Monday, August 4, 2008

Ready, Set, School!

For some of us, summer is a time we relax our expectations a bit and things run on a looser schedule. Rules may become a little lax as we allow our kids time to enjoy the endless stream of activities, friends and parties. Teens, who begin to age out of summer camp programs, may have become accustomed to sleeping in and more computer/TV/Wii time than usual during the school year.

It’s great and necessary for kids to have a chance to relax and set their own schedules. Towards mid-August though, it’s time to reign in the kids and begin to prepare for school.

Here are a mixture of ideas from myself and fellow organizer, Monica Premo of Practically Perfect in Warner Robins, Georgia, (478-918-7399) about how to prepare for the year ahead.

In the month before school starts:

· Get the school calendar and put the start date on the family calendar.

· Avoid scheduling vacations and social commitments the week before school starts and try to limit extra activities the first week of school, so that you have time for the deluge of paperwork and any emergency supply shopping trips.

· Encourage the kids to call their friends and see who their teachers are. Even if their friends are in a different class, they will have a little time to adjust before school starts.

· Tour ahead of time if the child will be attending a new school. Transitions from elementary to middle to high school are tough because it’s all new. Some schools may allow children to set up their lockers ahead of time, which is a big help.

· For preschool and elementary students, visit the playground.

· Start holding regular family meetings on Sunday nights, where everyone brings their planners and reviews the upcoming week. This helps with family expectations and communication about activities, appointments, testing dates, transportation and many other important issues. Chores, behavior and allowance can be addressed, too.

· Consider limiting access to media time (Computer/TV/video/Wii) by setting up and every other day limit, a certain number of minutes a day, or certain open/closed hours of availability.

Physicals and Medical Records

· Be sure your child has received all of the required shots and had a physical, if needed. Get the required forms from your school and bring them with you to the doctor.

· Prepare any allergy information for the school and have your doctor sign it at the annual physical.

· Make a copy of the completed immunization record, physical report and allergy/medicine forms and keep them in your medical records or school file.

Supplies and Clothes

· Set up a time with your kids to help them put their names on their supplies and set up the binders, etc. Homemade printed labels off the computer are easy to use and make everything look crisp and neat. Kids may enjoy designing their own with special graphics.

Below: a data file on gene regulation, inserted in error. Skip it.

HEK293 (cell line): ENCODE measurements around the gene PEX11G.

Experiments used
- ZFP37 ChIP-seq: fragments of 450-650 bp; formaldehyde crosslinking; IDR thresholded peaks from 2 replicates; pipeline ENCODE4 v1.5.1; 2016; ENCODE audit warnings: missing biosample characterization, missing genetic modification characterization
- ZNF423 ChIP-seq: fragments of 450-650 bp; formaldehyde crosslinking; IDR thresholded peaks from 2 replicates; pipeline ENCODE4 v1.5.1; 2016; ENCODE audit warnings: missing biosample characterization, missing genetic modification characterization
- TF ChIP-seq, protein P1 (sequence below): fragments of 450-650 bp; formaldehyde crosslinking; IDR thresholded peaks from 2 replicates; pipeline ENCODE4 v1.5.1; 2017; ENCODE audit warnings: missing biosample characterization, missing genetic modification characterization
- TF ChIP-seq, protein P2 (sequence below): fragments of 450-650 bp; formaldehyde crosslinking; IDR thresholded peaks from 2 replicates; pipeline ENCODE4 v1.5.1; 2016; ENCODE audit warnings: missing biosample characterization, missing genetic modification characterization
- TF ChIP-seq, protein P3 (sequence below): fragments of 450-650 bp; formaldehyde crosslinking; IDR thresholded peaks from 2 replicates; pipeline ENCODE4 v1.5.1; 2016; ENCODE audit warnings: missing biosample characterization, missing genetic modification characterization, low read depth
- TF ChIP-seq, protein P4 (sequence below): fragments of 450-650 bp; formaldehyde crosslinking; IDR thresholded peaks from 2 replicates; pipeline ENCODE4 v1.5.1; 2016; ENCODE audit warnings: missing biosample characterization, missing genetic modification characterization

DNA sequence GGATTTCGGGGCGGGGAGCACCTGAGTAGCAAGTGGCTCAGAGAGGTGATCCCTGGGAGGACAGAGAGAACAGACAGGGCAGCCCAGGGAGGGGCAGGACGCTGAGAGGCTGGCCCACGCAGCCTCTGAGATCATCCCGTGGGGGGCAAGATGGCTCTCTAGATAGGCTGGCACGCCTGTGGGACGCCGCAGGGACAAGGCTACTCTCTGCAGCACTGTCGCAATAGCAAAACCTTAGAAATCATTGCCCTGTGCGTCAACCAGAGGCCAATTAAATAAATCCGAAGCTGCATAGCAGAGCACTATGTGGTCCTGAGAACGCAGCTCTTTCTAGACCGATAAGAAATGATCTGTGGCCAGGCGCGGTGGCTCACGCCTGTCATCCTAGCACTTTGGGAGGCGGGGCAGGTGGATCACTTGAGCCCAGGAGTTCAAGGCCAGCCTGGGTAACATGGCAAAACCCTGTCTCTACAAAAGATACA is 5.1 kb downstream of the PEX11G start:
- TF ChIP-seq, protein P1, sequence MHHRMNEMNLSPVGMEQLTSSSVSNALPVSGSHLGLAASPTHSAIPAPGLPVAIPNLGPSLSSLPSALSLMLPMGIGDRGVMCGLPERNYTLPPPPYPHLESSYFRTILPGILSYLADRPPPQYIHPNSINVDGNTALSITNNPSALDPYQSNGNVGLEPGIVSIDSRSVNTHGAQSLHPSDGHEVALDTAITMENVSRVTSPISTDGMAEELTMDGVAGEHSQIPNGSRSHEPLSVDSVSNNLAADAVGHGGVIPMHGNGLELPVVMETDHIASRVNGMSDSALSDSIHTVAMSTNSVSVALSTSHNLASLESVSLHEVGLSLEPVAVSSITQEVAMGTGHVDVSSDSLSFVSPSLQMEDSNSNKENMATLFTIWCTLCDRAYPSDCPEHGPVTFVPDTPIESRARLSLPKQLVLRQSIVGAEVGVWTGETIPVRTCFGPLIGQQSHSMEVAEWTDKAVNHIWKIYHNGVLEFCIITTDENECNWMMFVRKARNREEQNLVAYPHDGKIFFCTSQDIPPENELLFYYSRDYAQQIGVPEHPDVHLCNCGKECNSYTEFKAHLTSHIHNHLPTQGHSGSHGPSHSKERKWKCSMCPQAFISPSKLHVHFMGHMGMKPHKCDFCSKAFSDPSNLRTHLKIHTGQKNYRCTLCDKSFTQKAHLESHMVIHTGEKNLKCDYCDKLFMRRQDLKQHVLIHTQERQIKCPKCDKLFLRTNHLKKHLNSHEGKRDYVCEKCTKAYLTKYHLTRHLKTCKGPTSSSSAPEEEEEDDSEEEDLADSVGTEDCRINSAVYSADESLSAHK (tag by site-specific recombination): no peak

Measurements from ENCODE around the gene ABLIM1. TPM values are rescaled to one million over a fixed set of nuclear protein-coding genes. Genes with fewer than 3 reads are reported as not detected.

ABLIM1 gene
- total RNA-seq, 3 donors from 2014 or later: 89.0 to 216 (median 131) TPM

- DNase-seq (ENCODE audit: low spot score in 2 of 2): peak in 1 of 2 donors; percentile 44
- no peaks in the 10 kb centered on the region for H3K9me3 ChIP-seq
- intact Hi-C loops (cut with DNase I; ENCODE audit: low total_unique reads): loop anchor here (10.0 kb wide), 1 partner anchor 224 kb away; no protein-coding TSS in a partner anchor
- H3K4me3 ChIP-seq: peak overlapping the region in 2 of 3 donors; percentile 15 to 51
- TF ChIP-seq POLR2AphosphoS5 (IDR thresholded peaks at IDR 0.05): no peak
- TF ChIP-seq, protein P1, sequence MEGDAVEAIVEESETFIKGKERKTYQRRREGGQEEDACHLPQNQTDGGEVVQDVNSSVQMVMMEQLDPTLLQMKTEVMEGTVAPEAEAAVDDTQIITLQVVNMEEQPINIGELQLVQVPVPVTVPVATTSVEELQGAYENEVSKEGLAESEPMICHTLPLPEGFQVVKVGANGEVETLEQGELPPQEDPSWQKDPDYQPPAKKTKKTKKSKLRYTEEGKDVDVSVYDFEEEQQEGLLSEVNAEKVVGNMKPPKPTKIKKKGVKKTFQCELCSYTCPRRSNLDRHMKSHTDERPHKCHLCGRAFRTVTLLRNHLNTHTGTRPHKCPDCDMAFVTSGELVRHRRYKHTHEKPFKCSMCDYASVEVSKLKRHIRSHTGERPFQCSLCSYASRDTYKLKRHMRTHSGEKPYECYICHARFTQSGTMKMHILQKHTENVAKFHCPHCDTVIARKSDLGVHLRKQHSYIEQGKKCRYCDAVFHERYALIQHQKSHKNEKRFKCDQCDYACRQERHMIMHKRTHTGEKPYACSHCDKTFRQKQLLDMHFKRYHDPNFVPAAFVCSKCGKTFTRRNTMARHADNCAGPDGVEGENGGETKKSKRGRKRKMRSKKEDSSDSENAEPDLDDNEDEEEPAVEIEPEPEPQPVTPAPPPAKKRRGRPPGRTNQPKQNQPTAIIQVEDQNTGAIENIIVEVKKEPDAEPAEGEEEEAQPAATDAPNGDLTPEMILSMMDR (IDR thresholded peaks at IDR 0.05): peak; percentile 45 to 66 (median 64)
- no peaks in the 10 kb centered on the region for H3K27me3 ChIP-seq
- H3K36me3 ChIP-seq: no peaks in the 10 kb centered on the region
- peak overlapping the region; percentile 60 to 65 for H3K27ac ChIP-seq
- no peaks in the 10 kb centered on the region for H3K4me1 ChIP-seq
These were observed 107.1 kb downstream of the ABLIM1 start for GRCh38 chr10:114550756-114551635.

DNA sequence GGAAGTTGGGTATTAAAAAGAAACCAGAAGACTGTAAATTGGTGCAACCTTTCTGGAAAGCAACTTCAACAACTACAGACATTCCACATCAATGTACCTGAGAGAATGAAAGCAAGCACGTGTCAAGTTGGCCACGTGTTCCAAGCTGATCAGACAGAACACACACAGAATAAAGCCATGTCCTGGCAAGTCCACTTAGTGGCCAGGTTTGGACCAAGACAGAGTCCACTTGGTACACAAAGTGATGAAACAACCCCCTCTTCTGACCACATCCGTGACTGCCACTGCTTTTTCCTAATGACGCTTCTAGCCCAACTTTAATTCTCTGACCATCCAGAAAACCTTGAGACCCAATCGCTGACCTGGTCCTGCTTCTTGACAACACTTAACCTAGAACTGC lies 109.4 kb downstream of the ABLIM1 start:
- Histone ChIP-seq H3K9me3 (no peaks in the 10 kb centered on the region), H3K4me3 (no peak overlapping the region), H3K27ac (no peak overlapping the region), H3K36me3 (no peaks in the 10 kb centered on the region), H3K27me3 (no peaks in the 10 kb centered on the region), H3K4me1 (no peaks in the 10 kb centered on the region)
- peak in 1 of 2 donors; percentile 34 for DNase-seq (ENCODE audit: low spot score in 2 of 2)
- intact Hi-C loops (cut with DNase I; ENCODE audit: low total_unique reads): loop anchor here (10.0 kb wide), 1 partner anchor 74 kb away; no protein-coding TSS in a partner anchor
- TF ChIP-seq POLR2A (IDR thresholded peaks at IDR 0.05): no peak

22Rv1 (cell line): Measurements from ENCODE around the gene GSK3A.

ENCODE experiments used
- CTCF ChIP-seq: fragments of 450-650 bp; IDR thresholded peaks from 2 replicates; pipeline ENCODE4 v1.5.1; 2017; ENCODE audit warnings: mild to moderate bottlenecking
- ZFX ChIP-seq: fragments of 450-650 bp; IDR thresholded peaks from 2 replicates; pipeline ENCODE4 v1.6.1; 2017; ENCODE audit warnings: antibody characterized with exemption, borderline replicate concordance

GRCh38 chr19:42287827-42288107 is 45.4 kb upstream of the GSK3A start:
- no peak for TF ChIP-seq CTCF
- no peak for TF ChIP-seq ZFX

· Locker shelves are a must for middle/high school. They really help keep binders and books in reach and organized.

· Go through closets to purge clothes that don’t fit. Make a list of what is needed. Less in the closet makes it easier to choose outfits.

Transitioning the Week Before School Starts

· Get back to the school bedtime schedule. If there’s a big difference in the summer and school bedtimes, you may want to push it back 15 – 30 minutes a day for several days to ease them into it. Do the same thing in the morning to get them up. Post the bedtime schedule in a visible location.

· Re-establish the school chores if they differ from the summer ones. Your lifestyle changes from summer to school as do the chores, so realign the chores to accommodate the new activities and schedules.

· Decide how you’re going to handle lunch and snacks. Set up a lunch-making station with napkins, pre-packaged snacks, lunch bags, etc.

· Make a list of lunch and snack items to add to your weekly grocery list.

· Write checks for school lunch and/or breakfast.

· Pick out clothes for the first day of school.

· Figure out the bus routine and post the pick-up and drop-off times. Just for fun, have a “Hooray, it’s the First Day” party with your neighbors and bring muffins and juice to the bus stop the first day or celebrate after school with cupcakes.

The First Week of School

· Be prepared to fill out LOTS of paperwork. Set aside extra time in the afternoon or evening to do so. Copy the forms before sending off to school so you can easily use the same information next year. File under SCHOOL.

· Make sure all of your emergency contact information including e-mail, phone numbers, and persons authorized to pick-up your child, are up to date.

· Have a special snack after school and ask how everything went. This is important for middle- and high-schoolers, too.

· Make a list of each child’s schedule, teachers and their e-mail addresses.

· Mark all school holidays, test and report card dates on your family calendar.

Have a wonderful year!

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